I want to dedicate this article to a extraordinary woman of color who has beat the odds despite her circumstances. Maria Agui Carter has come to dedicate her life to documenting neglected narratives of Latinas in U.S. history. I was honored to hear her story in a screening of on her award-winning film, Rebel (2013), at UCLA.
Before the film began, she spoke to the audience about the lack of Latina/o representation in cinematography. Carter made her claim with statistics such as Latinas/os are 17% of the country’s population but have no lead acting roles and only constitute 3% of actors and actresses. Likewise, producers are 1.1% Latina/o, writers are 2% Latina/o and directors are 4.1% are Latina/o. This is problematic considering Latinas/os are half of the population in Los Angeles, where most films are produced, and Latinas/os purchase 25% of all movie tickets.
She ended on a happy note. She reminded us that Latinas/os are the fastest growing ethnic group, and that for every Baby Boomer turning 60, more Latinas/os are turning 18. This means that they are growing 5 times faster than the entire population, and possess $1.6 trillion in spending power, or 10% of the entire country’s spending power, according to Columbia University. Carter highlighted these numbers to remind the audience that she is a rare sight in Hollywood, one compelled to represent a diverse ethnic group.
Sadly, the only problem isn’t that Latinas/os are not being hired in the entertainment industry, but that their stories are also being left out or inaccurately portrayed. Fortunately, Carter is determined to capture what most find to be unimportant.
The documentary/dramatic reenactment of Rebel is the true story of the independent Loreta Janeta Velazquez. It was written and directed by Carter and serves as a prime example of Chicana exclusivity in US history, based on the memoir Woman in Battle. Her narrative has been accused of being a fiction novel, and denied its legitimacy. This is problematic because her story is the counter narrative to the hegemonic understanding of the Civil War. The Civil War is generally understood to be a black versus white issue over slavery. The authenticity of her participation in the War tends to be questioned because she defied the perpetuated narratives of white men’s participation in the war. Velazquez fought under the alias of Harry T. Buford. Her disguise allowed her to witness the behavior and thinking of the Confederate soldiers. Her narrative, however, was about more than the exclusivity that women and Latinos face in historical analysis.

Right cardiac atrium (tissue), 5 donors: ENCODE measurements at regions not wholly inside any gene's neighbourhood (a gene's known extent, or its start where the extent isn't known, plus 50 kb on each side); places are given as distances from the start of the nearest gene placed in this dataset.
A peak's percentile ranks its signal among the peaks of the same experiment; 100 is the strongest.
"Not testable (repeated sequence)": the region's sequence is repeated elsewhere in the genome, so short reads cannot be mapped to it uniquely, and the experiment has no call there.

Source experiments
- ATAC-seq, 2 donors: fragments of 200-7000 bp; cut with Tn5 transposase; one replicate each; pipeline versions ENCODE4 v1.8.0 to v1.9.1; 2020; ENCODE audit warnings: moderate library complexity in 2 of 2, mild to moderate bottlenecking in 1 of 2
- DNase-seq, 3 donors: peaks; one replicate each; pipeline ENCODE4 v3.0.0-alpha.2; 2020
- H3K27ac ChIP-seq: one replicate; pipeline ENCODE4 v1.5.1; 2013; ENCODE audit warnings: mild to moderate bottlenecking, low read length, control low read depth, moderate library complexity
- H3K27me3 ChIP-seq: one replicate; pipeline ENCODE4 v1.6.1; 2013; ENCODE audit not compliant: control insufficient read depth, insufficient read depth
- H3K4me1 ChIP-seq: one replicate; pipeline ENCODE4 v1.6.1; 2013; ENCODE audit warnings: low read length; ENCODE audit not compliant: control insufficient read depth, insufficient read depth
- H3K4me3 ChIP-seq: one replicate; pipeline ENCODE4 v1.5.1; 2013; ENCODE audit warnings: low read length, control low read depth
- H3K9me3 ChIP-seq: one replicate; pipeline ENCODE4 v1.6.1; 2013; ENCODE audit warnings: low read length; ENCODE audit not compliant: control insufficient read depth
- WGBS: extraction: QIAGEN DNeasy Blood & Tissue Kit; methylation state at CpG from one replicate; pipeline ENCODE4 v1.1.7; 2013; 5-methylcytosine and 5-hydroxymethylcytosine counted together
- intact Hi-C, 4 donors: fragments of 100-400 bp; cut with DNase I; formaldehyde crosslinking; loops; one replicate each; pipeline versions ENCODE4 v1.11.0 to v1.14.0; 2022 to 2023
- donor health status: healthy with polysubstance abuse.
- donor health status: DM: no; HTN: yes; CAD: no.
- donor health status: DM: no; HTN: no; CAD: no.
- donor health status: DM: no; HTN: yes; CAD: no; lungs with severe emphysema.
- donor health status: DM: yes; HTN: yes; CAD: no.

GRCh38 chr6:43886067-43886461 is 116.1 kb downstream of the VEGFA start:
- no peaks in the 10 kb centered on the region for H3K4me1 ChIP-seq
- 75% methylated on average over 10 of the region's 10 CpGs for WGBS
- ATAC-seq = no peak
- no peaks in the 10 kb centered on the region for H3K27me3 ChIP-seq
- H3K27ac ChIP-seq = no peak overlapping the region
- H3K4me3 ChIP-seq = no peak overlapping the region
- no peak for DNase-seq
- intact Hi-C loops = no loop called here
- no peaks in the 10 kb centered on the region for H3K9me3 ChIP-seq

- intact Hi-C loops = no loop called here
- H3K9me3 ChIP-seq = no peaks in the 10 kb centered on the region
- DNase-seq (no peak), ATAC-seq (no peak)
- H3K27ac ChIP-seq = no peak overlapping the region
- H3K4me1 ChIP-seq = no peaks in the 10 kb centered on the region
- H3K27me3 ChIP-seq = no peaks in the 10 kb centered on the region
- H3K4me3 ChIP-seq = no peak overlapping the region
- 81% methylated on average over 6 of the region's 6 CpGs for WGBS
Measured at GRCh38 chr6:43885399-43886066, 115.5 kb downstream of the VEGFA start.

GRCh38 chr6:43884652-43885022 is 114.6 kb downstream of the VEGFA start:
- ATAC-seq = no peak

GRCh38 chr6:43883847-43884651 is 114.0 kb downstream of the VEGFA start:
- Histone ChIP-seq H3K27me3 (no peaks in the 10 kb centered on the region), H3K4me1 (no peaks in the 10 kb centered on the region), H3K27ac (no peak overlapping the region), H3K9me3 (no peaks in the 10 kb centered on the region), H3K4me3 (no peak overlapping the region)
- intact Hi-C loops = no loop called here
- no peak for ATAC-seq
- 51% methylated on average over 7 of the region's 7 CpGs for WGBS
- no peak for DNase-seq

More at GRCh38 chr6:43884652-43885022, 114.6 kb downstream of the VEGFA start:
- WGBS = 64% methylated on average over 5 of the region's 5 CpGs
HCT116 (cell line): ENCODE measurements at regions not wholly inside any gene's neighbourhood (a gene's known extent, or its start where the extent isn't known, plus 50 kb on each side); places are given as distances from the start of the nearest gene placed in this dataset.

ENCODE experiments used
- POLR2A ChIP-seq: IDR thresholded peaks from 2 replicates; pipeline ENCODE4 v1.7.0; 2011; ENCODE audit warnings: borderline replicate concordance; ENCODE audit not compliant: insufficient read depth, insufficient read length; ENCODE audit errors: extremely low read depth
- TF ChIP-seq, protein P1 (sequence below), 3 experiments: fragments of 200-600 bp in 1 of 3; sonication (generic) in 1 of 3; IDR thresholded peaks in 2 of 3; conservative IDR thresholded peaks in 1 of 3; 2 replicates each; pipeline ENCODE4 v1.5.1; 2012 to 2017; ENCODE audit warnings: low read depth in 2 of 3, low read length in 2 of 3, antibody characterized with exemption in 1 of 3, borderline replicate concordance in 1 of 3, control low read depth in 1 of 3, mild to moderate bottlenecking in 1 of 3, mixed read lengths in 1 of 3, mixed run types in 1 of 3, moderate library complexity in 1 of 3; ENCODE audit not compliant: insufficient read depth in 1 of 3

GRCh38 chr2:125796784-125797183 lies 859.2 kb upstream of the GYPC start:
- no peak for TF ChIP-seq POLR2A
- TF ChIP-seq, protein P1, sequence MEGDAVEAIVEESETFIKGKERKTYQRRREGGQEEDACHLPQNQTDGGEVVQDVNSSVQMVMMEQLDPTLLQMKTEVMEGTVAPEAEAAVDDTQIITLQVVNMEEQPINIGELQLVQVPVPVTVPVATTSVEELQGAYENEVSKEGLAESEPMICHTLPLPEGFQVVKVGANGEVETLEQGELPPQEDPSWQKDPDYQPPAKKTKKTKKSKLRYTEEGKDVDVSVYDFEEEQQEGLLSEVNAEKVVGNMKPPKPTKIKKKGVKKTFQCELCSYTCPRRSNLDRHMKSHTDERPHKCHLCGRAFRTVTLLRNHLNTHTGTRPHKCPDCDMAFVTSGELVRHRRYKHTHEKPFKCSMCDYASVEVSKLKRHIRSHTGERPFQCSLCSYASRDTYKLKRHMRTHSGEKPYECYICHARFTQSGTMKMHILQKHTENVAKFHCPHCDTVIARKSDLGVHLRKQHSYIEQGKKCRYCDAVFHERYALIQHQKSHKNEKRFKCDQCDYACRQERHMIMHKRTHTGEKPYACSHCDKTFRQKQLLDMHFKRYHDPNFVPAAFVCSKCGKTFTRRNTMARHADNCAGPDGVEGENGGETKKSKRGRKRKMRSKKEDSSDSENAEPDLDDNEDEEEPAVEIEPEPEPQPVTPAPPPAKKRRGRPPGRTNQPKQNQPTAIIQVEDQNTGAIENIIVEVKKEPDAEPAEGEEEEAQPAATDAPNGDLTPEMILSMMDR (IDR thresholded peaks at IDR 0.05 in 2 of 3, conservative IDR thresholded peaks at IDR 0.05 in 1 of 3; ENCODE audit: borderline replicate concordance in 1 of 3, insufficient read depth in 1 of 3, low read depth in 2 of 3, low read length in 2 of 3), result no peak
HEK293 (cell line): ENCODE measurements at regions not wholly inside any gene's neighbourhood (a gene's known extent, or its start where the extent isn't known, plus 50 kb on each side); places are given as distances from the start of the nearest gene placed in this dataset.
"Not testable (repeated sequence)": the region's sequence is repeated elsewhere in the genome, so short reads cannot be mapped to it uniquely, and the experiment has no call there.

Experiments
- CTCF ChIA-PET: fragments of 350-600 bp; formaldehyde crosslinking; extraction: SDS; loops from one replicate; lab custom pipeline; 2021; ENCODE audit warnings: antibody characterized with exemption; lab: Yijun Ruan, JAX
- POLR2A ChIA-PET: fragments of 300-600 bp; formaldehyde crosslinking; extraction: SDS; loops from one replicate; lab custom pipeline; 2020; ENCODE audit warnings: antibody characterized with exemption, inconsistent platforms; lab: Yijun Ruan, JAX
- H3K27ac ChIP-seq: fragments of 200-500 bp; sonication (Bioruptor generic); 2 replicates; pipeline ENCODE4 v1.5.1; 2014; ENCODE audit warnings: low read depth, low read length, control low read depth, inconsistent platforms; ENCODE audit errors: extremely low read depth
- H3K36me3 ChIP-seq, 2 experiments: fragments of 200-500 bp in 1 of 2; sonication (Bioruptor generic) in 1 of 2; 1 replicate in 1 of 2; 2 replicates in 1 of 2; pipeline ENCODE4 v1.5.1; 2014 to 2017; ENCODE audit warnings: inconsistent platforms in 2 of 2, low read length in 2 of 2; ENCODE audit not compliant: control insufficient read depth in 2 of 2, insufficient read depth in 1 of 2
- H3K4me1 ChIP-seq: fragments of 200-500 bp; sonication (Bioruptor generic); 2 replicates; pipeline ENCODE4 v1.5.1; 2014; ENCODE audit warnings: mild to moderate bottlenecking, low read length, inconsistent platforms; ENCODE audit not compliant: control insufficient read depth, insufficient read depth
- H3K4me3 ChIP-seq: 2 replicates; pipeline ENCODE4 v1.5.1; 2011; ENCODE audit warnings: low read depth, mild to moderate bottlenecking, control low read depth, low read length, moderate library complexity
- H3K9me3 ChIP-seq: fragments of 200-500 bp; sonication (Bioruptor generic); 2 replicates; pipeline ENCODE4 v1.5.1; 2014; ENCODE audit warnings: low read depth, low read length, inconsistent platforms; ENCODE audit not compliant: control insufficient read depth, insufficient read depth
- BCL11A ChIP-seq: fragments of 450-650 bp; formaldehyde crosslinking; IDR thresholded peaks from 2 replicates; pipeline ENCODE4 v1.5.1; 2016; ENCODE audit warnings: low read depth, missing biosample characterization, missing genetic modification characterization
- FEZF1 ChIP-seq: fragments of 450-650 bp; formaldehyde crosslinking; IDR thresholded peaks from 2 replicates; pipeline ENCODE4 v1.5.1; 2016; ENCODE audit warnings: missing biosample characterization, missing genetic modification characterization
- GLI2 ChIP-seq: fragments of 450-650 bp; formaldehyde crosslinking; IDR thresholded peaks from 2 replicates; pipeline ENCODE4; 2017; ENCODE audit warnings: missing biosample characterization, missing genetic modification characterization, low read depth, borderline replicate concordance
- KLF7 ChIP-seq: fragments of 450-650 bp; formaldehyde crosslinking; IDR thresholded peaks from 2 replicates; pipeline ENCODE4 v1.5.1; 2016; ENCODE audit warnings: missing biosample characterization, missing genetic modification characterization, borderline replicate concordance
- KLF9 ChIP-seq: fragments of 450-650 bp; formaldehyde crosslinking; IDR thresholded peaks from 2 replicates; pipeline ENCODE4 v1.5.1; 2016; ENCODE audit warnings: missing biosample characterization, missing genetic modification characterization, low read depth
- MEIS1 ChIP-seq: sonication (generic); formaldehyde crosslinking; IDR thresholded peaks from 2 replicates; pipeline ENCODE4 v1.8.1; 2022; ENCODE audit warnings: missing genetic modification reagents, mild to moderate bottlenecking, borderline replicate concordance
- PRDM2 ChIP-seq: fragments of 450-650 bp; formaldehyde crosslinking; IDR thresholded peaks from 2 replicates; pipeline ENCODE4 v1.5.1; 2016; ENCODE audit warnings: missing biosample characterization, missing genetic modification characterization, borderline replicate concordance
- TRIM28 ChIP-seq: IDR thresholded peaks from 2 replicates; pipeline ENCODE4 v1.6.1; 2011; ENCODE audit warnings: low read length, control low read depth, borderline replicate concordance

It is also about the constant battle that Latinos struggle with when declaring their patriotism to the US. Velazquez, who was a Cuban born woman living in New Orleans, had to find her identity in a racially mixed space. Her father sent her to the US because he wanted her to become to become a refined young lady. Before she became a soldier; however, she was socialized to honor whiteness and femininity. New Orleans has a significant Spanish influence that made it difficult for Latinas/os to identify as American. According the film, many Latinas/os claimed to be descendants of Spanish elites, which lead to the denial of indigenous or African roots to also be able to claim white privilege.
Her contributions to the war, off and on the battlefield, were simultaneous efforts to earn her American identity as a Cuban immigrant woman whose political ideologies aligned with that of America’s national racism. The story of Velazquez is the perfect example of the exclusion of the experiences of Chicanas in history. Her tale deals with gendered and racial expectations and prejudices that are usually nonexistent in conventional US history. This continues to be the situation for Chicanas and Latina women who have been active participants of major events in history. Including the counter narratives of women of color would completely dismantle and demystify inaccurate stories; however, the hegemonic perspectives prevalent in history textbooks make this difficult. This narrative would open the discourse to other counter narratives that would have the same effect. Therefore, to acknowledge their experiences would be to acknowledge the existing oppressive forces that women of color face.
When the filmed ended, Carter revealed to the audience that she was born in Ecuador, and immigrated New York with her mother. She attended Harvard University as an undocumented student before any government programs for undocumented student were introduced. In addition to being the president of Iguana Films, she has served as the chair for the National Association of Latino Independent producers and has earned the Rockefeller, George Peabody Gardner and Warren Fellowship awards. Carter admitted that her next project would likely be a story on immigration.
I asked her what it was like for an undocumented woman of color to succeed in underrepresented spaces, to which she offered kind words of encouragement and inspiration that will continue to guide me in times of adversity.
Her work’s significance cannot be unrecognized or underappreciated. Carter’s determination to the Latina story will forever be regarded as a crucial necessity for the expansion of Latina visibility in US history and beyond.